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  Building Shared Responsibility for Student Learning  

“Your book answered the 'Why are we doing this?' question and provided a long-term rationale for the benefits of well-led, shared instructional leadership. I thank you for your work. It has helped me to understand the 'big picture' benefits of collaborating with staff by explaining why collaborative instructional leadership is the 'right thing to do.'"

Paula Landers,
Associate Principal, Stoughton Senior High School

Building Shared Responsibility for Student Learning, by Anne Conzemius and Jan O'Neill, is an excellent resource for administrators interested in developing a system that by design invites effective participation by all participants in school improvement .... The authors provide several helpful strategies for central-office administrators, making this an excellent resource."

Reviewed in School Administrator online by Tom Narak, Superintendent Indianola (Iowa) Community School

QLD Learning
Copyright ©2009

Building Shared Responsibility for Student Learning

Building Shared
for Student Learning

Anne Conzemius
and Jan O'Neill

ASCD Premier member book, 2001
Winner of the
WASCD 2002 Publication Award

 white arrow  Purchase the Book
 white arrow  Table of Contents
 white arrow  Foreword
 white arrow  Introduction Chapter

Who is responsible for student learning?

Walk into an effective school and ask this question of anyone—a teacher, a student, the principal, a parent volunteer, a secretary-—and you'll get the same answer: "I am."

Shared responsibility is something school communities build from within. It's what happens when all school people accept that what they do makes a difference in how all students
learn . . . when they have the knowledge they need to make informed decisions about the best way to promote learning . . . and when they have the skills and opportunities to translate their ideas into effective action.

Anne Conzemius and Jan O'Neill present a practical framework for building shared responsibility within schools and school systems. Building shared responsibility for student learning is an ongoing activity — a journey and not a destination.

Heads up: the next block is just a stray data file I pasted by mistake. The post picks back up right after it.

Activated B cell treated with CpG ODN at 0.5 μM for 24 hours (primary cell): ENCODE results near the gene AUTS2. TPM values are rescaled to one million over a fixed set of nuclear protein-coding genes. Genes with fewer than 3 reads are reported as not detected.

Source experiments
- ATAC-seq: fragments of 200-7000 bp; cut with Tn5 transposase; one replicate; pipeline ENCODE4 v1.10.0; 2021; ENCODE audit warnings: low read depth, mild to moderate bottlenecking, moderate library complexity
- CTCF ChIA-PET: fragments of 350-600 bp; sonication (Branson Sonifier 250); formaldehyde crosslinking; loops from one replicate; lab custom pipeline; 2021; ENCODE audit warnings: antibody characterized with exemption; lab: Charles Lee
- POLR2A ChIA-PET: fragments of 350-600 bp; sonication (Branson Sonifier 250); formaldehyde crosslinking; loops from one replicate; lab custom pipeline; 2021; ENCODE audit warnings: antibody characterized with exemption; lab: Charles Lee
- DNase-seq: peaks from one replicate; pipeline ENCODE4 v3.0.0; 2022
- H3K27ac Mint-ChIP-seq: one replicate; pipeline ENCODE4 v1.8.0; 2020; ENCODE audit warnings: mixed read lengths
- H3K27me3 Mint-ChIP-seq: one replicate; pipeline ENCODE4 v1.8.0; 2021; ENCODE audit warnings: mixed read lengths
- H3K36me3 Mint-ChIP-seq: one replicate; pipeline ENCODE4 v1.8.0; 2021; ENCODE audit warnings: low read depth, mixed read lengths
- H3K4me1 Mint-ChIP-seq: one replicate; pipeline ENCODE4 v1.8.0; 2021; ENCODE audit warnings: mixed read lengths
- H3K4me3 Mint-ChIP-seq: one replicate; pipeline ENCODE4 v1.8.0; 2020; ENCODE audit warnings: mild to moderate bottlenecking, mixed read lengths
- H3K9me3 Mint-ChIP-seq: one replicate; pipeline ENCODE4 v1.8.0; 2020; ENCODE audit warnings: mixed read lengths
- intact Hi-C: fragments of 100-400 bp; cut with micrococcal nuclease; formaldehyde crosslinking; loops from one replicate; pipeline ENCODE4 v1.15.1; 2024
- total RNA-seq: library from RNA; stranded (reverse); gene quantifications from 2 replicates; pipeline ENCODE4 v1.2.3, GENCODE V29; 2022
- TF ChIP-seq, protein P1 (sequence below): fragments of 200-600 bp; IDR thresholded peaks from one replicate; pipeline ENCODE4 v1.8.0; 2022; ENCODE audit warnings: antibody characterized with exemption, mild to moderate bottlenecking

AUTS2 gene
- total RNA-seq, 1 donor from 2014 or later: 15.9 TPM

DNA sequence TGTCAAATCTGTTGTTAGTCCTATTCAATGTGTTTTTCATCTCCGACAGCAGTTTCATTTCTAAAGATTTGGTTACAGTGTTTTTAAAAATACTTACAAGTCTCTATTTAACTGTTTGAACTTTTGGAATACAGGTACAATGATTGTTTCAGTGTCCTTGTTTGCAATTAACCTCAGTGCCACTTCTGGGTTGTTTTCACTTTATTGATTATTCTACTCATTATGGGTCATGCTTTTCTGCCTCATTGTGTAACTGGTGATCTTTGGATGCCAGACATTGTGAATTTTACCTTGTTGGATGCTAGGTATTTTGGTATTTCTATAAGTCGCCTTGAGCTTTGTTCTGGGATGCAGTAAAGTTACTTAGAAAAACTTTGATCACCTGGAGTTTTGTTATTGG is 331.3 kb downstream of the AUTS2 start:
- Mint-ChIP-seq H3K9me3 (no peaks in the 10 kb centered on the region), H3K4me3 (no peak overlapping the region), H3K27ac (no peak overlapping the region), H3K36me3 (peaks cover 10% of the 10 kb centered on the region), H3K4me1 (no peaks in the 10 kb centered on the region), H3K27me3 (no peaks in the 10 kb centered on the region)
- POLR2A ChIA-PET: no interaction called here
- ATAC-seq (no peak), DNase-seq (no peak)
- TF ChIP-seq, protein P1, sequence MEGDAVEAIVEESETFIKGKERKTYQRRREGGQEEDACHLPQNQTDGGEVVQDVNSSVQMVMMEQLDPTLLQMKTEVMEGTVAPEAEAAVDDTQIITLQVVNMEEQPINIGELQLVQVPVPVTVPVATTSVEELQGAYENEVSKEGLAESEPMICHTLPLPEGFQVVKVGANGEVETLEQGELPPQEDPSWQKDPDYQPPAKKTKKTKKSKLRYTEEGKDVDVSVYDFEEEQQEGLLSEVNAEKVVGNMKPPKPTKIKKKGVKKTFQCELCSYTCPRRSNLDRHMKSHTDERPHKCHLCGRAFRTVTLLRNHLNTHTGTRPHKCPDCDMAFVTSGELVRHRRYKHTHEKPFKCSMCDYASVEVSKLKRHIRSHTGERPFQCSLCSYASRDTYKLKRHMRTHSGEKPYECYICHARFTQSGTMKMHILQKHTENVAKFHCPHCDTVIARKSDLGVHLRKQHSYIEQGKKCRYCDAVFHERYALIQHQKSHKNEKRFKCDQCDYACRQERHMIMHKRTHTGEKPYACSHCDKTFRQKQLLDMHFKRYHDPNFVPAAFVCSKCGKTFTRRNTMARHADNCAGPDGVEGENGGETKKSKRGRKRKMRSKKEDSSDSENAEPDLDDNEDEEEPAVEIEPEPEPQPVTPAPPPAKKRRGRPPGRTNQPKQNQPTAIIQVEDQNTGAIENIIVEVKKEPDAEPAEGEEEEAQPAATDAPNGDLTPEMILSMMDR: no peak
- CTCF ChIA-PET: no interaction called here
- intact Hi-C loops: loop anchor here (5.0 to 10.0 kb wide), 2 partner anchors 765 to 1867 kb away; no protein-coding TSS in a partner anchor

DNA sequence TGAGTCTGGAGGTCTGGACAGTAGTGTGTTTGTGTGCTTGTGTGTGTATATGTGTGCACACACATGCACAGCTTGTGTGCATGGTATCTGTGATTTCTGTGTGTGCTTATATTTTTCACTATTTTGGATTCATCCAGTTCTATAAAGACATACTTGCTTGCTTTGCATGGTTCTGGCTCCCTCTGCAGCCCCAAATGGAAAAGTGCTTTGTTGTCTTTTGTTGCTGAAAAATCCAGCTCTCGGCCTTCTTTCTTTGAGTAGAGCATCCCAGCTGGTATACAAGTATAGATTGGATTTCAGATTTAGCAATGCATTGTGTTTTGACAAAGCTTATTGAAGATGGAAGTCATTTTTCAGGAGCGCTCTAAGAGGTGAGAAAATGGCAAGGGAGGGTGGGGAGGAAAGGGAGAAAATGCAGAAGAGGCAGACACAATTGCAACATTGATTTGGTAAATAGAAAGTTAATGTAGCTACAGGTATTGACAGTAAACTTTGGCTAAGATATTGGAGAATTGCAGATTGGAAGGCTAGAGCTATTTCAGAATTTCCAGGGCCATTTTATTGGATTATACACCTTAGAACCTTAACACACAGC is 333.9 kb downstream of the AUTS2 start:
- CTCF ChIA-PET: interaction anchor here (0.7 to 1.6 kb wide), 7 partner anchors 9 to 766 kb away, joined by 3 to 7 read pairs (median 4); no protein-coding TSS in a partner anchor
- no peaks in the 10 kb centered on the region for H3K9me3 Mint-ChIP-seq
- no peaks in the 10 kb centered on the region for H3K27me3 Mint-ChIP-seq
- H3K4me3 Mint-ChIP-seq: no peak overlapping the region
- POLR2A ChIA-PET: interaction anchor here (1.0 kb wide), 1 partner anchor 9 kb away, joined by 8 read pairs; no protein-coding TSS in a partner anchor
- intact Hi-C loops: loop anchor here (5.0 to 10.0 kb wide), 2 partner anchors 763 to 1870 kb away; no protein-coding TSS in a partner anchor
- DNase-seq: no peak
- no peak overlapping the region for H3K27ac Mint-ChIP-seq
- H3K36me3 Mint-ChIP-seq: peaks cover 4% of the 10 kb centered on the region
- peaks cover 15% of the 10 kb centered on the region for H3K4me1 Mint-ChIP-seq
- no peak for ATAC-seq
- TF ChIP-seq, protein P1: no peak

This research-based resource provides a map in the form of effective structures, systems, processes, and policies. It explains how to set powerful goals and shares inspiring stories of educators who have embarked on this journey toward higher professional competency, increased staff satisfaction, rising test scores, and improved student results.


Other publications in the QLD series


Other publications in the QLD series


Breaking the Low-Achieving Mindset
The Handbook for SMART School Teams
The Power of SMART Goals
About the Authors
Anne Conzemius Jan O'Neill

Anne Conzemiusblue pixel

Anne brings a broad range of experience to her work as an educational consultant. At the state level she served as the Executive Assistant to Wisconsin's State Superintendent. In that capacity she advised on educational policy and led the Department's organizational strategic planning and restructuring initiative.

Prior to this appointment, Anne was the Director of Employee Development and Training for the state of Wisconsin. Anne has also spent time in the private sector, having been a senior level consultant for a human resource training and consulting firm where she specialized in strategic planning and quality improvement for government, education, and manufacturing.

Jan O'Neillblue pixel

Jan O'Neill has more than twenty years of training, consulting and facilitation experience.

She brings diverse experience to the field of education, having served as an early childhood, elementary and middle school teacher; consultant to state and local governments, healthcare and service industries; national consultant to Fortune 100 manufacturing companies; and product marketing manager for a national consulting firm.